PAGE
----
Botswana food deficit widens

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Botswana food deficit widens

THE SouthernTIMES Mar 20, 2018

    Mpho Tebele

    Gaborone – A massive grain deficit in Botswana this year would impact negatively on food security in the country after El Nino-induced drought reduced the hectarage under cultivation by 75 percent in the just-ended ploughing season, Agriculture Minister Patrick Ralotsia told Parliament this week.  

    A ccording to Ralotsia, to date, only 42,800 hectares have been planted by 8,123 farmers compared to 167,562 hectares planted by 32,650 farmers during the 2016/17 season.

    “The low hectarage planted is attributed to low rainfall received during the season. In some parts of the country, crops planted are already showing signs of wilting due to lack of rainfall and high temperatures. 

    “Consequently, lower yields are anticipated considering the fact that the current weather conditions are harsh for crops to germinate successfully,” said the minister.

    According to Ralotsia for the 2016/17 cropping season, total production was 193,372 tonnes of which cereal production was 128,075 tonnes, an equivalent of 49 percent of the national cereal requirement (260,000 tonnes) and 60 percent of the national demand (320,000 tonnes) for rain-fed production.

    He said based on this scenario, it is evident that the country would have to augment the deficit through imports. 

    He said the just-ended 2017/18 ploughing season initially experienced high temperatures countrywide and relatively low and sporadic rains.

    Ralotsia said Botswana was likely to experience a “severe food deficit as in some parts of the country crops planted are already showing signs of wilting”.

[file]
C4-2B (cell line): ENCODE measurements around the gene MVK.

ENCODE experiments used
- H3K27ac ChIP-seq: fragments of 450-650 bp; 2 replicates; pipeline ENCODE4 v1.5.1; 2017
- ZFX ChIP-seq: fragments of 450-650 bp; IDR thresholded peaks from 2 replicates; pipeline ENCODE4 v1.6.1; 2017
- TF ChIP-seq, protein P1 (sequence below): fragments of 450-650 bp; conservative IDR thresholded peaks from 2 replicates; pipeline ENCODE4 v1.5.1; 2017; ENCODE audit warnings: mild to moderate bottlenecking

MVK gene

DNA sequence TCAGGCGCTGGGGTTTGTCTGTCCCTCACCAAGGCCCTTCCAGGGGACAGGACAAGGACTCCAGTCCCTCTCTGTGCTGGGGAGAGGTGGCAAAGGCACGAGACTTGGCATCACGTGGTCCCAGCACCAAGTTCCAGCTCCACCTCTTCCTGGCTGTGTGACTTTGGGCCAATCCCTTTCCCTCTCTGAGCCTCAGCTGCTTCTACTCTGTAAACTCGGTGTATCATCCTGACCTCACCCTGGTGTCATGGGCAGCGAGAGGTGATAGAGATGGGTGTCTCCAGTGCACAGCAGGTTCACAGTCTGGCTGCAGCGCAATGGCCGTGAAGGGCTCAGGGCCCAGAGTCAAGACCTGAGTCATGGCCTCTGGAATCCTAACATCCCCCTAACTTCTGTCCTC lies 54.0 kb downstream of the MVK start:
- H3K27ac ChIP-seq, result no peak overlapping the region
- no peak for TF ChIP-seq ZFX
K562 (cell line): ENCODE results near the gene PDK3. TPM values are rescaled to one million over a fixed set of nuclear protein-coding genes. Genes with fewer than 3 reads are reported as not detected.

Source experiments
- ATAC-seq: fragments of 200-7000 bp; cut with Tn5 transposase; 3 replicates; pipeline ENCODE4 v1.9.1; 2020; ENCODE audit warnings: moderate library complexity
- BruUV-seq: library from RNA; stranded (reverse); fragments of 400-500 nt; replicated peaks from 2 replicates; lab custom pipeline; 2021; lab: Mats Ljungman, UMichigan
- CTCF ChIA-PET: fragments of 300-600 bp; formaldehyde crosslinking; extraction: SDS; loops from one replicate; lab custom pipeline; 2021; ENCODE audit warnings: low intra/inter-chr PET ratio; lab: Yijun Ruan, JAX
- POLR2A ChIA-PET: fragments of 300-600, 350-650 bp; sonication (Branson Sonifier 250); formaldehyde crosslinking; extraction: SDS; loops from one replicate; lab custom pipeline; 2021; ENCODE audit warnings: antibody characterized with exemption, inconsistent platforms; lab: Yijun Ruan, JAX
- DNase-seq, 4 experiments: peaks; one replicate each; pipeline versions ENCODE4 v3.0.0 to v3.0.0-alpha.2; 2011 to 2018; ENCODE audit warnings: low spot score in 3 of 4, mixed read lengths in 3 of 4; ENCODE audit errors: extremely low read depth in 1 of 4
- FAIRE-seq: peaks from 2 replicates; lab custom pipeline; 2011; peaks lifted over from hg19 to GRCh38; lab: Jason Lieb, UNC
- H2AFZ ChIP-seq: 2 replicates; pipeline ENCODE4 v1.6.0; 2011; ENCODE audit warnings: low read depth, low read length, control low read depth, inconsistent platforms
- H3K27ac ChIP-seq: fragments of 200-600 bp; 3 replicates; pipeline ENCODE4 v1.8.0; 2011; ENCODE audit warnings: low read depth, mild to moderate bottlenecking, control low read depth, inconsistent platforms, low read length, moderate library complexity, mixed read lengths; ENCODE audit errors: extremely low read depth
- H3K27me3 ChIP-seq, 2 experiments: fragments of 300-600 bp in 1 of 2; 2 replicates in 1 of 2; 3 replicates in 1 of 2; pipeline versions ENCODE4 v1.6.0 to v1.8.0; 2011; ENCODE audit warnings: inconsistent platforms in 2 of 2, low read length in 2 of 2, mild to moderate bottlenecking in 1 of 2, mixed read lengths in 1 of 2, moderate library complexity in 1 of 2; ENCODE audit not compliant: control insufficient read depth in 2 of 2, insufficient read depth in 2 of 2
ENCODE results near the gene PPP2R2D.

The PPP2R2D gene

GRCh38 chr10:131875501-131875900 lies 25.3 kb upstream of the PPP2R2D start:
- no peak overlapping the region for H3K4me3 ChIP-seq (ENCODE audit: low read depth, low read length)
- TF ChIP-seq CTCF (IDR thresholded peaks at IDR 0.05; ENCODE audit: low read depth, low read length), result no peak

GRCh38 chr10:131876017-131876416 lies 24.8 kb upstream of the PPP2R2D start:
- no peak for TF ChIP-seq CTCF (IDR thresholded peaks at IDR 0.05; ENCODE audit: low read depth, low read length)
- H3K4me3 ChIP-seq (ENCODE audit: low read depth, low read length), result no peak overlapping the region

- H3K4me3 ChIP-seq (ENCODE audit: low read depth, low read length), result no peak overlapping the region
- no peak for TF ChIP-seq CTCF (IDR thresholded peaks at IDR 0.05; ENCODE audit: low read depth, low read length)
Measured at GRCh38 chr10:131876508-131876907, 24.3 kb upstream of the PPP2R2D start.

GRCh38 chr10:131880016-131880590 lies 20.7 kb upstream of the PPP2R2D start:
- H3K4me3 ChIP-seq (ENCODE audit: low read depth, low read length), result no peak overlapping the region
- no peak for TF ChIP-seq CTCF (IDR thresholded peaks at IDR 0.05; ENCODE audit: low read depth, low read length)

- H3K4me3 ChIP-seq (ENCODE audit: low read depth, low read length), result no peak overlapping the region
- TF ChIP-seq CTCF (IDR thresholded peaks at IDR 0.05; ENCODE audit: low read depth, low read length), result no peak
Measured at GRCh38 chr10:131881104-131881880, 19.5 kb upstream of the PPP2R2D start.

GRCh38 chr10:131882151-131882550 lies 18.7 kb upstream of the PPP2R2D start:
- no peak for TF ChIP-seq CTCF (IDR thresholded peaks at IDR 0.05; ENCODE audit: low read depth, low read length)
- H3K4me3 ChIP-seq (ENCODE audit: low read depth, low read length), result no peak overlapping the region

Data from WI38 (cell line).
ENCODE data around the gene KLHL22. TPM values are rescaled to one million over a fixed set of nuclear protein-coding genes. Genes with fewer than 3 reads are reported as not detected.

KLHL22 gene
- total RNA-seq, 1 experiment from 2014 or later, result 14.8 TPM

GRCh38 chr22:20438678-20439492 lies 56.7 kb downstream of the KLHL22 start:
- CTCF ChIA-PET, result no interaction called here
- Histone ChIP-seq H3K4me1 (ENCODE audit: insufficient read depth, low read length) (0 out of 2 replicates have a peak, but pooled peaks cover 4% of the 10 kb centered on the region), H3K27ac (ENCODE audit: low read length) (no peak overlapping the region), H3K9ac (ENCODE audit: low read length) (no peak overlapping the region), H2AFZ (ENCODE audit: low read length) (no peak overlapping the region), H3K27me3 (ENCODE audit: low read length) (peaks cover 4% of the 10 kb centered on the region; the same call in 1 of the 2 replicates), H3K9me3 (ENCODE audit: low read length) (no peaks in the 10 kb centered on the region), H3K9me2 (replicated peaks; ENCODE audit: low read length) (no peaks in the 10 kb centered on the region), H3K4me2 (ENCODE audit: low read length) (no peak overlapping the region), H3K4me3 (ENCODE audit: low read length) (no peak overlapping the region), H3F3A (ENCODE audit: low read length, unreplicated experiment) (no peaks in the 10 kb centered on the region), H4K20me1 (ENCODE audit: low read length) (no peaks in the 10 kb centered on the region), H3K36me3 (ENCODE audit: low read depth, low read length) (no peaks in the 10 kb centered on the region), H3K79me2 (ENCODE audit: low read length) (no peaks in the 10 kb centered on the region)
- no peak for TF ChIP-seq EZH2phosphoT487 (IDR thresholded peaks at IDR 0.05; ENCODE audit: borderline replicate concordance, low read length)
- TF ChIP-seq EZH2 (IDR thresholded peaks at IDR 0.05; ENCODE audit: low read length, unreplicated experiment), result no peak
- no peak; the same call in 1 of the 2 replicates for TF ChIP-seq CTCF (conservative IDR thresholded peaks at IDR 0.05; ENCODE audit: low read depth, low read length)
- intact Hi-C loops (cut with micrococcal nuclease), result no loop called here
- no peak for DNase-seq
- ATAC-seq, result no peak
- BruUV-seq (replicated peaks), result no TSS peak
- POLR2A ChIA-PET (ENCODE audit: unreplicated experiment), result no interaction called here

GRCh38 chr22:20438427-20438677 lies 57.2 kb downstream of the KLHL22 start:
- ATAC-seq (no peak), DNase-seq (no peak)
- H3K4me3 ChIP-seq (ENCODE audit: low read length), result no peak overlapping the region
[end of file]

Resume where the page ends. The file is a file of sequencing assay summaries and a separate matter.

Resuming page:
“Thus fewer hectares have been cultivated and worse-off most of the crops have been destroyed by the excessive heat. If the temperatures do not improve during the remaining part of the ploughing season, the country is likely to experience severe food deficit,” Ralotsia.

    He explained that Botswana’s grain stock levels can sustain the country up to the start of the new harvest in July 2018.

    “The onset of the 2017/18 cropping season was characterised by prolonged dry spells and high temperatures resulting in conditions that are not conducive to arable production. Most of the districts did not receive adequate rainfall from November to December 2017 as well as January 2018,” said Ralotsia.

    He added that the low hectarage planted is attributed to low rainfall received during the season. 

    In some parts of the country, crops planted are already wilting due to moisture stress and high temperatures.

    “Consequently, lower yields are anticipated considering the fact that the current weather conditions are harsh for crops to germinate successfully. 

    “For the 2016/17 cropping season, total production was 193,372 tonnes of which cereal production was 128,075 tonnes, an equivalent of 49 percent of the national cereal requirement (260,000 tonnes) and 60 percent of the national demand (320,000 tonnes) for rain-fed production. 

    “Based on this scenario, it is evident that the country would have to augment the deficit through imports,” said Ralotsia.

    He said to improve productivity of the smallholder arable agriculture, the government and the International Fund for Agricultural Development are implementing a five-year co-funded Agricultural Services Support Project from (2012/13 to 2016/17) with an extension of 12 months up to March 2018, whose components inter alia include training of farmers on conservation agriculture and low-cost mechanisation.

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